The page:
Friday, August 29, 2008
Due to global warming and the melting of Artic ice, as well as the development of new technologies, experts predict that it will be possible to extract minerals from previously inaccessible areas of the Artic seabed by the middle of this century. Partly in anticipation of this possibility, the five countries bordering the Artic, Canada, Russia, Norway, Denmark and the United States, met in May to discuss allocation of rights to harvest minerals from the Artic seabed. The United Kingdom has now submitted a request to the U.N. Commission on the Limits of the Continental Shelf (the Commission) seeking expanded rights to certain Artic seabed minerals around Ascension Island.
The U.K.'s submission may be found at http://www.un.org/depts/los/clcs_new/submissions_files/gbr08/ascension_executive_summary.pdf.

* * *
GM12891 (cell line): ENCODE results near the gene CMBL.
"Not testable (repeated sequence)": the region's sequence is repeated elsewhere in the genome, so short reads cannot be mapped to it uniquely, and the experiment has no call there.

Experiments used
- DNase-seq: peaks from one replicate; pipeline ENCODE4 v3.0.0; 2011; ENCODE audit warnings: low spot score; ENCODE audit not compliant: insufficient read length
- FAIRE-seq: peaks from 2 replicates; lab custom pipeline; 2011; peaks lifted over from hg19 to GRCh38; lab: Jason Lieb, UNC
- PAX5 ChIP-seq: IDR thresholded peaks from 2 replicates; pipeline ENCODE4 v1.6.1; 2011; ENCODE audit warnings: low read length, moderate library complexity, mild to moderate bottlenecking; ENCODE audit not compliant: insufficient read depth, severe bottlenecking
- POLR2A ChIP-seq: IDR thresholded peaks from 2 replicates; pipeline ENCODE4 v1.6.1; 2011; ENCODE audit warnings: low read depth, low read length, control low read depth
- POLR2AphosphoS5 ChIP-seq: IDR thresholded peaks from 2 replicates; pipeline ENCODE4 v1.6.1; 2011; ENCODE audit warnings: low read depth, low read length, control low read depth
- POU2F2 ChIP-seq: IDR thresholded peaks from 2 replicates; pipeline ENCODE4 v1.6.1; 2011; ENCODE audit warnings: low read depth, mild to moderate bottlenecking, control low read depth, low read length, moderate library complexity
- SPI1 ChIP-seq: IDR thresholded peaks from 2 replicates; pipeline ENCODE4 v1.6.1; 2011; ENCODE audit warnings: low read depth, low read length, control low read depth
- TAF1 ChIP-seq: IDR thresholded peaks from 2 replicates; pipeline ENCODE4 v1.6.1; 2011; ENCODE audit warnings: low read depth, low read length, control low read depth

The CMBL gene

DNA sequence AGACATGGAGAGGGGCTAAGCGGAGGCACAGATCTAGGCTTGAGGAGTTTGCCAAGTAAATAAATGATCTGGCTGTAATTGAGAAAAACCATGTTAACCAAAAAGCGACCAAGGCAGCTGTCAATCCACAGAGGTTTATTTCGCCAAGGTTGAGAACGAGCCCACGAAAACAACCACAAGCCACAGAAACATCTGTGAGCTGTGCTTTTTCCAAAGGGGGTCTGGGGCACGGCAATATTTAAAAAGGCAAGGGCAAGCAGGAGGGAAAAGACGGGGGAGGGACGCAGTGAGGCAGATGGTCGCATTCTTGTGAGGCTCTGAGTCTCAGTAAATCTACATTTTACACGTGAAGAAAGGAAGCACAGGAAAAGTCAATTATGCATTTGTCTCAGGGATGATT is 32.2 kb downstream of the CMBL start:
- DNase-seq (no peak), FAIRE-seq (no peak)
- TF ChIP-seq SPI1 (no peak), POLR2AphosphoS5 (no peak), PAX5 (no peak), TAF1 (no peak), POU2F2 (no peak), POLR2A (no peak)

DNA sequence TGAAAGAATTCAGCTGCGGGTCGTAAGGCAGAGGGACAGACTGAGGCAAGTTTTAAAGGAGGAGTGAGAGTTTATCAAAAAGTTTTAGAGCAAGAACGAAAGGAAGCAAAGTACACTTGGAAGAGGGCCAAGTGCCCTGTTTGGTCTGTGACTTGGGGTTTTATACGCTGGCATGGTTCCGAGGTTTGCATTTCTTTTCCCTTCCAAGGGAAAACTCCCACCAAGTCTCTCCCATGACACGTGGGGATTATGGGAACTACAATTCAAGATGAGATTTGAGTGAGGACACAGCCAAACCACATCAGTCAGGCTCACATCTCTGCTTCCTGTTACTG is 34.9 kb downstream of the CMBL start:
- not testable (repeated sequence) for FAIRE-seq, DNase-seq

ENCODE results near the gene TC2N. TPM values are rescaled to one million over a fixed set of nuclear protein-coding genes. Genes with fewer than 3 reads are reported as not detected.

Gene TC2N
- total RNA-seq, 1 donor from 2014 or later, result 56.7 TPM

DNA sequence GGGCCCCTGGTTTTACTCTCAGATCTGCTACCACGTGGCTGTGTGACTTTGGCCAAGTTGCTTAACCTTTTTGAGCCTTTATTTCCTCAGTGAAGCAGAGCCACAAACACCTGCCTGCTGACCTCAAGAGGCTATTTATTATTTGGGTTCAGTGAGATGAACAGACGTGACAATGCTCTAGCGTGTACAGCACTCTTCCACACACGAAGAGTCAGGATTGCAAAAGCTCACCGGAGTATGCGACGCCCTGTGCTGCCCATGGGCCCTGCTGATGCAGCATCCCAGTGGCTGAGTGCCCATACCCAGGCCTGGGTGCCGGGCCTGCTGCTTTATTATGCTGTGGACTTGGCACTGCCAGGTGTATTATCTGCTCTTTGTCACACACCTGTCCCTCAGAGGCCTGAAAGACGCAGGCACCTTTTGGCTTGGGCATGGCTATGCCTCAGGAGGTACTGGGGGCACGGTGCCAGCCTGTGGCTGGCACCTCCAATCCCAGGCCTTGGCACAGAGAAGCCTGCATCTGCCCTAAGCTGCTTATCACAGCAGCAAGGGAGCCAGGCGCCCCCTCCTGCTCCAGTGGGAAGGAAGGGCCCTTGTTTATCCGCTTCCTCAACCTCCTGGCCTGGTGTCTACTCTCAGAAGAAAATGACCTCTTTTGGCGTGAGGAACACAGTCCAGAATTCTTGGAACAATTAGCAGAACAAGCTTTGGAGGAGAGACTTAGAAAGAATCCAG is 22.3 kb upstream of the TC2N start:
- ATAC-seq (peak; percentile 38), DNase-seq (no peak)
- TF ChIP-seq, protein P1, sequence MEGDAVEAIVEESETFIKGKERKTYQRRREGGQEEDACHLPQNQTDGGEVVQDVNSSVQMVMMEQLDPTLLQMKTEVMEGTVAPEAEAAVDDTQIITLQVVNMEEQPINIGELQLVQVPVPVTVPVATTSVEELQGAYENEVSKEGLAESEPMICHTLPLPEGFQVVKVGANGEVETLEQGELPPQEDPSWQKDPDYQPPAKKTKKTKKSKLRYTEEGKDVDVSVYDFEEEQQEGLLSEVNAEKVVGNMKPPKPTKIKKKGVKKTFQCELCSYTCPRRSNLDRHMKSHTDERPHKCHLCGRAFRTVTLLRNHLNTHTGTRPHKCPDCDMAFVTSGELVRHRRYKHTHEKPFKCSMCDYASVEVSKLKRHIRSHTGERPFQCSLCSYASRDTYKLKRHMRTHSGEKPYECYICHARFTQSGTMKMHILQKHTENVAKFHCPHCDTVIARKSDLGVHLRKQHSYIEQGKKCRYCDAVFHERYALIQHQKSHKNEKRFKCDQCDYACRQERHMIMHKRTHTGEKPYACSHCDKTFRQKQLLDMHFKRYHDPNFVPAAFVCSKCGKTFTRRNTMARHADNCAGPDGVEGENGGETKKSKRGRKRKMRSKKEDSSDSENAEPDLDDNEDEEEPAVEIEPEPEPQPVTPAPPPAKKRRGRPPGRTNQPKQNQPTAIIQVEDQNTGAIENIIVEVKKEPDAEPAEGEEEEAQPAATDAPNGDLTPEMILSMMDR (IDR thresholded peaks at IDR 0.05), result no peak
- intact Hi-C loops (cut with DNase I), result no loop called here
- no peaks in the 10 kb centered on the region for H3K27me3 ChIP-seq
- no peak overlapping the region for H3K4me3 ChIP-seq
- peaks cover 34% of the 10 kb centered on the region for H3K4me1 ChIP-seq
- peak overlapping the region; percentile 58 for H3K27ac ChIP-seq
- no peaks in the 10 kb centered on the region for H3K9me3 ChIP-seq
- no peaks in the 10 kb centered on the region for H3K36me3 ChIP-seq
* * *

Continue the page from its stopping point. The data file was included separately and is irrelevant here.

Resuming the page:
At issue is Article 76 of the the United Nations Law of the Sea Treaty (UNCLOS) which entitles coastal states to a continental shelf, beyond the territorial sea, of at least 200 nautical miles from the shoreline. When the continental shelf extends further than 200 miles, a state may be able to extend its claim to a larger portion of the seabed as well; however, such claims must be submitted to the Commission for its recommendations. According to Article 77 of UNCLOS, States essentially excercise exclusive control over the exploration and exploitation of natural resources found in or on the continental shelf within their jurisdiction. The U.K. is asking the Commission to recommend the extension of its sovereignty over a greater area adjacent to the Ascension Island. According to BBC News, the U.K. is considering asking for expanded rights in other areas as well, including around the Falkland Islands. At least some of these claims are likely to be contested by other states who have competing claims to these areas, as well as by environmental groups that are concerned about the potential harm to the environment that may occur as a result of work to extract minerals from the seabed.